Covid-19: Light at the End of the Tunnel

Taipei view from the Earth God Temple

I was in Taiwan when the covid-19 pandemic started, which was pretty much the best place to be. The government there didn’t wait for Chinese authorities or the WHO to confirm human-to-human transmission, and immediately started screening inbound passengers from China and asked everyone to wear masks, practise good hygiene, and avoid crowds where possible.

They’ve basically been ready for the next one since SARS in 2003, and the vice president being an epidemiologist probably helped. It was hard to get masks and sanitiser for a month or so, when this pic was taken:

…but they quickly ramped up production and introduced a rationing system to make sure people had enough.

It was also one of the fastest countries to apply border controls, and has generally done an excellent job so far of controlling the virus – it was mind-boggling watching from a distance as places like the UK and US so badly screwed up their own responses.

I was hoping to ride the pandemic out in Taipei, and I was initially allowed to overstay for 10 weeks beyond the end of my tourist stamp (see my post here for a bit more on life in Taipei during the pandemic). Unfortunately that wasn’t extended and I had no way to stay longer, so I had to either go back to the UK or go to the one other place near Taiwan that would let me in, which was Korea.

My quarantine room in Korea

Korea’s initial response wasn’t as fast and effective as Taiwan’s, and it suffered the first major outbreak outside China – however, after the bad start they got their shit together and even managed to be the only major economy to keep their border open to short-term visitors without also letting a ton of imported cases in and losing control of the virus. This was achieved by setting up an extremely strict quarantine system for everyone arriving in Korea – either at home for citizens and residents, or in government-managed facilities for temporary visitors (at visitors’ own expense). See here for a detailed account of quarantine in Korea and here for the rest of my stay in Seoul.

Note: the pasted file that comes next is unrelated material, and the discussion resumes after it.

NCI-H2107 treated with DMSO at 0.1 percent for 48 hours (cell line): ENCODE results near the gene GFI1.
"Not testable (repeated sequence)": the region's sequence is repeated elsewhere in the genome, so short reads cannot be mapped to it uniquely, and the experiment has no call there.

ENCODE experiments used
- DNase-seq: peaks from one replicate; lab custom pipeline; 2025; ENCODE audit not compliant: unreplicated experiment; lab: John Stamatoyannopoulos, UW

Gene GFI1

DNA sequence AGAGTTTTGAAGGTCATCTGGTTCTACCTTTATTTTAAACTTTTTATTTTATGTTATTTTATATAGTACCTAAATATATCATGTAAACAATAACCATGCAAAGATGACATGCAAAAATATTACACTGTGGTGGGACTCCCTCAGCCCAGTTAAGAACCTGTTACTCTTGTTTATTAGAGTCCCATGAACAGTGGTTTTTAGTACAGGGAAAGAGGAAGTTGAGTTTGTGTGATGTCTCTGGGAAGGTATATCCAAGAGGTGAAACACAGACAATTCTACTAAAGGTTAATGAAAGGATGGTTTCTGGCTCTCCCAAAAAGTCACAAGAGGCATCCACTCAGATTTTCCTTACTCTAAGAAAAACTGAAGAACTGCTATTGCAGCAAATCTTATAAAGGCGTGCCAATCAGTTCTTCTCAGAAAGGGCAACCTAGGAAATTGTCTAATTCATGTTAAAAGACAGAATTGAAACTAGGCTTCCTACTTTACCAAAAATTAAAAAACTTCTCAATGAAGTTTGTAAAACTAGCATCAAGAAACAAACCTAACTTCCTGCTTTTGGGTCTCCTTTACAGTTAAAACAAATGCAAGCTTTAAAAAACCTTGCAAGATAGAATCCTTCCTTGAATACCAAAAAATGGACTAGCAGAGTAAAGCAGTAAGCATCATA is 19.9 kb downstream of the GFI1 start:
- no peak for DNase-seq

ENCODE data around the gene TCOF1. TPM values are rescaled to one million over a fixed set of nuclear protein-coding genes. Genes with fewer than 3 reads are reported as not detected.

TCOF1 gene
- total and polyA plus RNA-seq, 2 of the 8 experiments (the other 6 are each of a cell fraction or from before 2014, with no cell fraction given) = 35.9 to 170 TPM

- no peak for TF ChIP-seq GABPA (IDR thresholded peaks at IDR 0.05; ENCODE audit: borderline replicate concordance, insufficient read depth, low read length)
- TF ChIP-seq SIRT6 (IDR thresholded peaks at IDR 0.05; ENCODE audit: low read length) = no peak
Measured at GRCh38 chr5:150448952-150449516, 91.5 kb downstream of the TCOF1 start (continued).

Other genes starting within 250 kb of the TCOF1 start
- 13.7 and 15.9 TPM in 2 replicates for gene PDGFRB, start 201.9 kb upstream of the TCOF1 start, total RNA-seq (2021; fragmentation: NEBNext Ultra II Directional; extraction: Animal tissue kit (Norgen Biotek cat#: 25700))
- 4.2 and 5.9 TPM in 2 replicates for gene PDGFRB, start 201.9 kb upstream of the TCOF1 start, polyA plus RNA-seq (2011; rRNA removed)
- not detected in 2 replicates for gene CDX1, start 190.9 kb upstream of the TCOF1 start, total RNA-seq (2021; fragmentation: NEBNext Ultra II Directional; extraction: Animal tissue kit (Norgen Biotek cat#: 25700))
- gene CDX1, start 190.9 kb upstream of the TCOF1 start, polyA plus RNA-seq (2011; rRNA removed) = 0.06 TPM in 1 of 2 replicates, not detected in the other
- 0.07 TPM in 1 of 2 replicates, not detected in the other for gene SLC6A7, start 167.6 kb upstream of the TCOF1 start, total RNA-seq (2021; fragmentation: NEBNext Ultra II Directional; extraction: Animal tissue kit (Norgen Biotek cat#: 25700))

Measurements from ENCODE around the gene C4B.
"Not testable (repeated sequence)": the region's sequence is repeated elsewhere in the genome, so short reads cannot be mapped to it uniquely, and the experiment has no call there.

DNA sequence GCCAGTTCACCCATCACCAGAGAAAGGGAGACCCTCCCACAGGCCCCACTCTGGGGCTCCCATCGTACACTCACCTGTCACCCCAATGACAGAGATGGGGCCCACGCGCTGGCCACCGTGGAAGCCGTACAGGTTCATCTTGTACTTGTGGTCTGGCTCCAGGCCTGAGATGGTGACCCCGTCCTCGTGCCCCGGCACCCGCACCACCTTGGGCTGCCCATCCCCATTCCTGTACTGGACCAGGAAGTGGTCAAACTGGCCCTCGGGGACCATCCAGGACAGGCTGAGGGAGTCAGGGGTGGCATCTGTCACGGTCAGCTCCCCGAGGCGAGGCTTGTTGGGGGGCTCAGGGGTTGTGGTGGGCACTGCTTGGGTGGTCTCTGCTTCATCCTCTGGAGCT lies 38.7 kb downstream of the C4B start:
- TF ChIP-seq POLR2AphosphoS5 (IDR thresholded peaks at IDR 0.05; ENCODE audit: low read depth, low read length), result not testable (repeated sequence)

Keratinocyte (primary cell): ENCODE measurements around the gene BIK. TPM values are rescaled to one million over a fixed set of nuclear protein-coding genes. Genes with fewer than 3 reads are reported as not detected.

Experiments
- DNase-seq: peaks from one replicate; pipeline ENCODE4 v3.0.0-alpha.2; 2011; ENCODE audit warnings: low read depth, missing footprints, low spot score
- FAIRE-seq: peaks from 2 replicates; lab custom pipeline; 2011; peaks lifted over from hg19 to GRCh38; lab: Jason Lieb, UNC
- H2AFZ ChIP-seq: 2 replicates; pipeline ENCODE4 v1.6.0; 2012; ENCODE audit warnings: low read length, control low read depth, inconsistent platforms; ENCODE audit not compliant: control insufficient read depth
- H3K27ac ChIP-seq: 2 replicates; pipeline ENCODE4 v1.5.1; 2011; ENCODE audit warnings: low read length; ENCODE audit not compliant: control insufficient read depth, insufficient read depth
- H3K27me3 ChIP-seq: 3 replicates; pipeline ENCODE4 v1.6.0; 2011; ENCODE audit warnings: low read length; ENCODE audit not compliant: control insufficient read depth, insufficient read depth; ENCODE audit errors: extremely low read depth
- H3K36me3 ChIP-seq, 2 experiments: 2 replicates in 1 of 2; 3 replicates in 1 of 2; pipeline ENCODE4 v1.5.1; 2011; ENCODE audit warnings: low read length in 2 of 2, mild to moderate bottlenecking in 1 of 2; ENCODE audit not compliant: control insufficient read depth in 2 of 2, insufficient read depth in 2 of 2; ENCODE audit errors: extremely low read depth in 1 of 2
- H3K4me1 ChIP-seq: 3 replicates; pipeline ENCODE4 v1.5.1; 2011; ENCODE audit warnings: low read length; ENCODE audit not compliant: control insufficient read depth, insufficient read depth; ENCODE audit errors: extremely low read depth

But after 14 days of quarantine and 76 days of relatively normal life in Seoul, I had to move on again. It still wasn’t possible to enter Taiwan, so back to England it was.

Here’s a photo I posted on Instagram and an excerpt from the little rant that went with it about arriving back in the UK:

being out of options I came back to England. Absolute joke. Walked right through the airport without speaking to a human being. Coming from Korea I didn’t have to self-isolate as it’s on the safe list, but nobody checked where I’d come in from anyway, or where I was going, or how I was getting there, or even what my temperature was (never mind an actual covid test)

In Korea I’d experienced a month of semi-lockdown in Seoul, which was triggered by a spike to 300 cases per day. It worked, and a month later they were back down to double figures.